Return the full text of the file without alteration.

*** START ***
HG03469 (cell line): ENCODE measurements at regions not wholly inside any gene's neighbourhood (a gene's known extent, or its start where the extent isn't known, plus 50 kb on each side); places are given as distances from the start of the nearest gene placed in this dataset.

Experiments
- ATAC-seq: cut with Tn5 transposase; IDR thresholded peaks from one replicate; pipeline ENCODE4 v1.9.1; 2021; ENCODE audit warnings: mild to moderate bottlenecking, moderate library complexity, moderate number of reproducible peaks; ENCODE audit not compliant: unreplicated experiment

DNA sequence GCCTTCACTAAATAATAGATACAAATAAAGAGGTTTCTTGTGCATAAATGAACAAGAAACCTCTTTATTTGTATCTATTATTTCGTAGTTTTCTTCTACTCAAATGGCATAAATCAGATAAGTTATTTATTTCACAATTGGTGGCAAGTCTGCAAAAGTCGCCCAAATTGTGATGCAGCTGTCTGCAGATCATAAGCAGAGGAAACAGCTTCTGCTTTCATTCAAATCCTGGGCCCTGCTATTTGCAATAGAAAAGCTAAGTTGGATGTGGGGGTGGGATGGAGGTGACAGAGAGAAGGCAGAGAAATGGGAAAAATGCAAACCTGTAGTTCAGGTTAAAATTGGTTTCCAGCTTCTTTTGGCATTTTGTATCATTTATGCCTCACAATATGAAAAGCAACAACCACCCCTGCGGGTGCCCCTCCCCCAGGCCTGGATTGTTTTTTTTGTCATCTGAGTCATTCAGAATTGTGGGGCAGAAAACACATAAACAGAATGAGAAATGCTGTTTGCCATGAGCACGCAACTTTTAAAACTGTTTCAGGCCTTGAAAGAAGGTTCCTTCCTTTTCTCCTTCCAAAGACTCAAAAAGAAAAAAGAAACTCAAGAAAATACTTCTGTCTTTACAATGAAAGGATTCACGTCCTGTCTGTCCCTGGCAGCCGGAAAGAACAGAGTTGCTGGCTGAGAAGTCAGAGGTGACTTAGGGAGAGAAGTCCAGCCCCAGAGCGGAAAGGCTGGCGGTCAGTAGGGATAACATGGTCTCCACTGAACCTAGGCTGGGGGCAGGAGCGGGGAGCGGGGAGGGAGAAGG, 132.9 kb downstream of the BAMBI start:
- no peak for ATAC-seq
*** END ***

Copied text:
HG03469 (cell line): ENCODE measurements at regions not wholly inside any gene's neighbourhood (a gene's known extent, or its start where the extent isn't known, plus 50 kb on each side); places are given as distances from the start of the nearest gene placed in this dataset.

Experiments
- ATAC-seq: cut with Tn5 transposase; IDR thresholded peaks from one replicate; pipeline ENCODE4 v1.9.1; 2021; ENCODE audit warnings: mild to moderate bottlenecking, moderate library complexity, moderate number of reproducible peaks; ENCODE audit not compliant: unreplicated experiment

DNA sequence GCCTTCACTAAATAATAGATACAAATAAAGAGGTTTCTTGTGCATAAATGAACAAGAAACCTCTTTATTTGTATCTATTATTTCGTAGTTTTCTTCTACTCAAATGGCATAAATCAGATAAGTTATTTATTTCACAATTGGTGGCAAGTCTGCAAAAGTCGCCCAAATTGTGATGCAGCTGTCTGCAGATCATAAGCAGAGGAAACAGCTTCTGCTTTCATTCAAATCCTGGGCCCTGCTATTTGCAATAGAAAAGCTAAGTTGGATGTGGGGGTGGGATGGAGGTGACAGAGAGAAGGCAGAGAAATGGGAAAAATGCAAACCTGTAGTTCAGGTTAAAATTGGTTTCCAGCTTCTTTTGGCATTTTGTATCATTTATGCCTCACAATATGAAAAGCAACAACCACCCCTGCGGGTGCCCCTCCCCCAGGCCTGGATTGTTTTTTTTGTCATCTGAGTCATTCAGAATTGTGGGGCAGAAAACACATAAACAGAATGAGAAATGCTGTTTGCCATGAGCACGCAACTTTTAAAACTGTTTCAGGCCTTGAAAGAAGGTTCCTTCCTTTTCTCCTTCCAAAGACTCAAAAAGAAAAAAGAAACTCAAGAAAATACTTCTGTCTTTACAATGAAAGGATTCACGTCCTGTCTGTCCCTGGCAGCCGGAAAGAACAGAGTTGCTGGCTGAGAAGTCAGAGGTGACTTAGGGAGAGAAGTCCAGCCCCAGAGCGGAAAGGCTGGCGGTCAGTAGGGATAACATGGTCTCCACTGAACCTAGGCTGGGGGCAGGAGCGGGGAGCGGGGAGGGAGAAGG, 132.9 kb downstream of the BAMBI start:
- no peak for ATAC-seq